Klaus Kinski

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Klaus Kinski

Klaus Kinski (October 18, 1926November 23, 1991): International film actor regarded as one of the best German actors of the second half of the 20th century. Kinski was born Nikolaus Karl Günther Nakszynski to an ethnic Polish father, Bruno Nakszynski, a pharmacist, and a Danzig (Gdansk) pastor's daughter named Susanne Lutze, in Zoppot (now Sopot, Poland), which was then located within the territory of the Free City of Danzig. In 1930/31, the family moved to Berlin and Kinski attended the Prinz-Heinrich-Gymnasium in Schöneberg.

As World War II engulfed Europe, Kinski was drafted into the German Army and served in the Netherlands. He supposedly spent his short term in the military flagging down American planes and begging them to shoot him. Kinski went AWOL and surrendered to the British forces. He spent most of his time during the war as a POW under British control. When he was in a POW camp, he discovered his acting talent performing for his fellow prisoners. After the war, he chose to return to West Germany rather than Poland due to the spread of Communism. He began acting and changed his name to Klaus Kinski. He started on stage in Germany, became a legend as a monologist (presenting the prose and verse of William Shakespeare and Francois Villon, among others), and soon moved, pragmatically, to film, where the money was better.

His film roles include A Time to Love and a Time to Die (1958), The Counterfeit Traitor (1962), Doctor Zhivago (1965), For a Few Dollars More (1966), Grand Slam (movie) (1968). His international reputation is built on five collaborations with director Werner Herzog in the films Aguirre: The Wrath of God (1972), Woyzeck (based on the play by Georg Buchner) (1979), Nosferatu the Vampyre (1979), Fitzcarraldo (1982), and finally Cobra verde (1987). With his fluency in English, his unique appearance, and his ability to project on-screen intensity, Kinski was always able to get roles, although the quality of the productions varied wildly, most of them considered "junk" (Schrott) by Kinski himself.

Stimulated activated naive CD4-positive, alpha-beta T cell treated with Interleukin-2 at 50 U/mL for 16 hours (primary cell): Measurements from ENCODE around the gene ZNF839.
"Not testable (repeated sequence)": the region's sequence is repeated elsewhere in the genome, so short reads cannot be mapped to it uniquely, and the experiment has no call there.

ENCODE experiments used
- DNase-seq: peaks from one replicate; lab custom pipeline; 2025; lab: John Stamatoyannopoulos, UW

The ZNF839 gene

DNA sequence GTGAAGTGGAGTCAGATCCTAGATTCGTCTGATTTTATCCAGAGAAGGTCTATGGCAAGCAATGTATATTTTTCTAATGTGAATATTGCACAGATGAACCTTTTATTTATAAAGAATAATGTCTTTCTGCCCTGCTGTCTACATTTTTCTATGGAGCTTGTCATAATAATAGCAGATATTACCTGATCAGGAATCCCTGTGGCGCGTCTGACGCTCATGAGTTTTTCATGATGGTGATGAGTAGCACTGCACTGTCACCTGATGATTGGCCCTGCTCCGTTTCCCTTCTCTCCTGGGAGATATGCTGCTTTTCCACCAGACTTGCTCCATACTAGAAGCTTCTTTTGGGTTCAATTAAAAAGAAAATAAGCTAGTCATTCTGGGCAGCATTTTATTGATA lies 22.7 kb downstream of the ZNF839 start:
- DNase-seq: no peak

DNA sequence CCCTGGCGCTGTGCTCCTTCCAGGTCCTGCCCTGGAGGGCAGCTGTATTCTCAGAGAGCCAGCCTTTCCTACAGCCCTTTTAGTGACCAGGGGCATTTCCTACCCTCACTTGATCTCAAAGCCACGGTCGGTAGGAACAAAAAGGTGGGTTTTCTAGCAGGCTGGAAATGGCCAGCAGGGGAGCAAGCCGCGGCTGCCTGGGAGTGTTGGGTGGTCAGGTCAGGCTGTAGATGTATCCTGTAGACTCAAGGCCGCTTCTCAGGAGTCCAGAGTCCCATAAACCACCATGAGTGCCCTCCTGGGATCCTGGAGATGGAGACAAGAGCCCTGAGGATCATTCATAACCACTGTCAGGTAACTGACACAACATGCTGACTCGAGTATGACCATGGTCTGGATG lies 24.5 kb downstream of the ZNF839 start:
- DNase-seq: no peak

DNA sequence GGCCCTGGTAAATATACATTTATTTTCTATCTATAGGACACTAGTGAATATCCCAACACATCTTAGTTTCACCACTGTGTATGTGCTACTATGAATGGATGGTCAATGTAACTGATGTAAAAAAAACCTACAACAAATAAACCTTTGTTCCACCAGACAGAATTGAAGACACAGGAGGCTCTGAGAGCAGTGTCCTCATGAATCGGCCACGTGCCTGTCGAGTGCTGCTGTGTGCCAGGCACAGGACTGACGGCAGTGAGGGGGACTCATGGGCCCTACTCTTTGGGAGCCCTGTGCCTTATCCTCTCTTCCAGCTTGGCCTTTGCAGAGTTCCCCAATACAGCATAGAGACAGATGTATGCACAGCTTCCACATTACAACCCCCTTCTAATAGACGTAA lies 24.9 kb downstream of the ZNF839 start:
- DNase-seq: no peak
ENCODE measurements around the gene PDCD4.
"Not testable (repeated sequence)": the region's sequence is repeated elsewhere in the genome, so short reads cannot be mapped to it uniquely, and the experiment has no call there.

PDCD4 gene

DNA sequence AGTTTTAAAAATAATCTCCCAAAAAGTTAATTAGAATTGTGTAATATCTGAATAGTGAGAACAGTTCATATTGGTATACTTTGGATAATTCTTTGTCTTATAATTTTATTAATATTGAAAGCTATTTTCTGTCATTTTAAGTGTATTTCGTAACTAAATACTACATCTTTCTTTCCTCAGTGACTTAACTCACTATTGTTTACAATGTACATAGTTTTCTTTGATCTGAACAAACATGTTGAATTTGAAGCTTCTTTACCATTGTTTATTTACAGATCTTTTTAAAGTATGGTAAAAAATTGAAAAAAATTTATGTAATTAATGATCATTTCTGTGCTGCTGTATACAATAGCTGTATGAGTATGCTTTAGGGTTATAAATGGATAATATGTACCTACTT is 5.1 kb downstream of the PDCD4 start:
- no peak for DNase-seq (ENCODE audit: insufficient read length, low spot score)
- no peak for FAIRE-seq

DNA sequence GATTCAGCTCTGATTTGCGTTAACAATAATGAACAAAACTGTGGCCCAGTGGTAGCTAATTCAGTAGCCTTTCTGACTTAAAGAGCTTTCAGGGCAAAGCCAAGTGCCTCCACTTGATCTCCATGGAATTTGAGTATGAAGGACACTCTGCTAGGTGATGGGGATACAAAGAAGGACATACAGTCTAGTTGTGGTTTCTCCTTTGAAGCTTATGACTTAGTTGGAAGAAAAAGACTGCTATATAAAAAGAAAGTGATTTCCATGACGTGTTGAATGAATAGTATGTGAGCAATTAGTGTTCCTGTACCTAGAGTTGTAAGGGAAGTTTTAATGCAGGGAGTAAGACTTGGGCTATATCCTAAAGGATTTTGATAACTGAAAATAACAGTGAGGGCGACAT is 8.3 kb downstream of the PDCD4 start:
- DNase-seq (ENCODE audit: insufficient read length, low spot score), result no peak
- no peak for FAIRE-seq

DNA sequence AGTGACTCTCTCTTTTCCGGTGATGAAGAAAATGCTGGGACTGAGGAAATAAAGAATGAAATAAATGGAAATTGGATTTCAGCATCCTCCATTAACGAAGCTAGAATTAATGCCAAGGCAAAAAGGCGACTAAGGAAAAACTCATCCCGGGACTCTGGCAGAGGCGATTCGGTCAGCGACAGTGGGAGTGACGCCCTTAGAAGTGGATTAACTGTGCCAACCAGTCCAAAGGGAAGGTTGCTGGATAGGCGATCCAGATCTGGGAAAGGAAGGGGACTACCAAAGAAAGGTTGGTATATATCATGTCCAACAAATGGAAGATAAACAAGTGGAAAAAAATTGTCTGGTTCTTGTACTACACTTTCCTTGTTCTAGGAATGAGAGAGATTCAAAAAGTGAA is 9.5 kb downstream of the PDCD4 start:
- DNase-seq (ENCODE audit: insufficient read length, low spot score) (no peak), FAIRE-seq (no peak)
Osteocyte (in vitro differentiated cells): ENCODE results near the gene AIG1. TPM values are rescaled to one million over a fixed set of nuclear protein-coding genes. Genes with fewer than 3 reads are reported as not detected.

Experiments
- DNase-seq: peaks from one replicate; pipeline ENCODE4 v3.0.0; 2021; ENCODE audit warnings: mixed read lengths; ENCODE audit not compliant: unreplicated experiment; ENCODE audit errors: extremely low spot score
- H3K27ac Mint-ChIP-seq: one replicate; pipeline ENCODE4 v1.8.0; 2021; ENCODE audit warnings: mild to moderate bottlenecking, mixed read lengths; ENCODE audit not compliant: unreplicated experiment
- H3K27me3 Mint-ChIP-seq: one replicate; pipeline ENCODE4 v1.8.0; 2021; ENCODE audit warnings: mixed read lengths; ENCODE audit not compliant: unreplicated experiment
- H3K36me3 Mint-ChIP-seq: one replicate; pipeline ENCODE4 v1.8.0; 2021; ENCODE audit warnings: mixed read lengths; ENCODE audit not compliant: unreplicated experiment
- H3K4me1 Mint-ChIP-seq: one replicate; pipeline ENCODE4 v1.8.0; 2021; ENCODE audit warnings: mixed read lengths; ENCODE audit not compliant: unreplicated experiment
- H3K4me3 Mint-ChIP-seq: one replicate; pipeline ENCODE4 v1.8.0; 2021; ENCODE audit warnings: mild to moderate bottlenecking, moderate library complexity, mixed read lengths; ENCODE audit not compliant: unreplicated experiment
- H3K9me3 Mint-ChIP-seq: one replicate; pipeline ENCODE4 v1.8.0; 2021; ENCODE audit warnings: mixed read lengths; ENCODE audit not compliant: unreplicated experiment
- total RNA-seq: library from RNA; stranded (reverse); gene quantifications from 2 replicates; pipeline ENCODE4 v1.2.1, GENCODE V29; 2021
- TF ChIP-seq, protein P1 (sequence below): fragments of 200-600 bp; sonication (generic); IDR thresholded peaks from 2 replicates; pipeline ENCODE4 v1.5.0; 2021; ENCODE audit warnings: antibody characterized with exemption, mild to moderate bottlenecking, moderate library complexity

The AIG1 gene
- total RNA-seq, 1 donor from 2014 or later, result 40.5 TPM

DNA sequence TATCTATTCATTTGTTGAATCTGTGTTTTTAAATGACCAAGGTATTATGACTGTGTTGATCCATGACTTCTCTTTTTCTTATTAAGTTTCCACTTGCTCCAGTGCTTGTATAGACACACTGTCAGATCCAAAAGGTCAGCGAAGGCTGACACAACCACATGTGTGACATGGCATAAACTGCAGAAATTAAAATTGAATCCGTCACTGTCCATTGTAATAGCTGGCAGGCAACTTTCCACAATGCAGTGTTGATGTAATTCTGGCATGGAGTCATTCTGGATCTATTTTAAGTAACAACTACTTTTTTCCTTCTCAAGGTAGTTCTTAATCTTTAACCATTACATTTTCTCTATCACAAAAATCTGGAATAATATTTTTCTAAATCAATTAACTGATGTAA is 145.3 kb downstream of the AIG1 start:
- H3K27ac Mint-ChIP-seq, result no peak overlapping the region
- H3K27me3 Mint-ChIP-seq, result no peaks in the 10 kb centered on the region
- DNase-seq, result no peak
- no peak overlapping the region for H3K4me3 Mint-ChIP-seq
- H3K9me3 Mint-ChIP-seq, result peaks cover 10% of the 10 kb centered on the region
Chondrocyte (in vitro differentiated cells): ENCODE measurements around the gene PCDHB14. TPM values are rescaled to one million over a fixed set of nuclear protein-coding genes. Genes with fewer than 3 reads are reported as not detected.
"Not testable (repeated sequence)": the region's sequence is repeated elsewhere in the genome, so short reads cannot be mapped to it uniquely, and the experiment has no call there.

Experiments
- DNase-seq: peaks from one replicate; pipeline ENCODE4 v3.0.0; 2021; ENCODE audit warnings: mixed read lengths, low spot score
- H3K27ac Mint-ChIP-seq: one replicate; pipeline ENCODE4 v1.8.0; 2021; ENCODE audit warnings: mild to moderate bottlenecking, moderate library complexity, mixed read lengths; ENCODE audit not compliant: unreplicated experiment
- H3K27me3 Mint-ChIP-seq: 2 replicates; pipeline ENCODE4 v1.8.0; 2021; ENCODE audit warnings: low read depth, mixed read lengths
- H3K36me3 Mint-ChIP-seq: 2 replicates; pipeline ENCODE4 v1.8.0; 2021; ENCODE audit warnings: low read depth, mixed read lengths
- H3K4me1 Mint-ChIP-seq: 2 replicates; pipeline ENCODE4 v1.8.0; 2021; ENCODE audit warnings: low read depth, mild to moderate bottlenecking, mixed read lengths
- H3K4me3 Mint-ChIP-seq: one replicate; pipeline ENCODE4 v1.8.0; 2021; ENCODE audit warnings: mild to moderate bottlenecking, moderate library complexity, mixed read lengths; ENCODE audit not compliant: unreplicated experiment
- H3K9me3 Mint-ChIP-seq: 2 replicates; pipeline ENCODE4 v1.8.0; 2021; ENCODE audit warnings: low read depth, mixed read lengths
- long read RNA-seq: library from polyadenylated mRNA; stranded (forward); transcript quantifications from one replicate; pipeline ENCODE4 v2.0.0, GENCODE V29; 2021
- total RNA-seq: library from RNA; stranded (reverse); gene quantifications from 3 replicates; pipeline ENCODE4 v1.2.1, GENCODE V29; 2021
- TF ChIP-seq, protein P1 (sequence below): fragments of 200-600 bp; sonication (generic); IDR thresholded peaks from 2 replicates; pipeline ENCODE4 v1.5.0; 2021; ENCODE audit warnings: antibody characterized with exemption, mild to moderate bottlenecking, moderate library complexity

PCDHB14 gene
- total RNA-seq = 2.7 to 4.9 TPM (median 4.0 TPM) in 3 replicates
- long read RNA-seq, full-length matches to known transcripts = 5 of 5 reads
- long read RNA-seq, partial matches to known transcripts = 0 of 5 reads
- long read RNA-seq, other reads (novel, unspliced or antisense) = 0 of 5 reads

He was an extremely hard worker and strove for perfection; however, he was frequently at odds with co-workers and directors and rarely a team player. He was a victim of the German directors he initially had to work with. To scream and shout abuse uncontrollably was common behaviour of theatre directors during rehearsals. This was seen as the only way to achieve perfection. Karl Paryla, for example, saw it as part of his "methodology" to drive "his" actors close to a "nervous breakdown", because then they would perform better. Fritz Kortner (whom Kinski mentions in his autobiography) was also famous for being very harsh and brutal during rehearsals.

Off-screen, Kinski often appeared as a drunken, sex-crazed maniac, chronicling his exploits in an (largely fictitious) autobiography that rivals Wilt Chamberlain's in terms of sexuality. He alienated his family with claims of incest with his sister, and when he died, only his son Nikolai attended the burial (his ashes were sunk in the Pacific Ocean).

Due to his playing a lot of crazy, murderous villains in his films (for example, in the Edgar Wallace series), and his determined, often obsessive behavior, he often was referred to as a crazy genius. Herzog's retrospective on his work with Kinski was released in the United States as My Best Fiend.

He was married four times and had three children, two daughters (Nastassja Kinski and Pola Kinski, both being actresses) and a son (Nikolai Kinski). His brother Arme lives in Berlin, still bitter about the way Klaus portrayed him in his "autobiography".

Kinski's last film (which he also wrote and directed) was Kinski Paganini (1989) in which he played the legendary violinist Niccolo Paganini.

Kinski died of a heart attack in Lagunitas, California, United States.

Recently he was honoured by his city of birth, Sopot. However, this proved to be highly controversial.

External links

es:Klaus Kinski eo:Klaus KINSKI fr:Klaus Kinski lb:Klaus Kinski sv:Klaus Kinski

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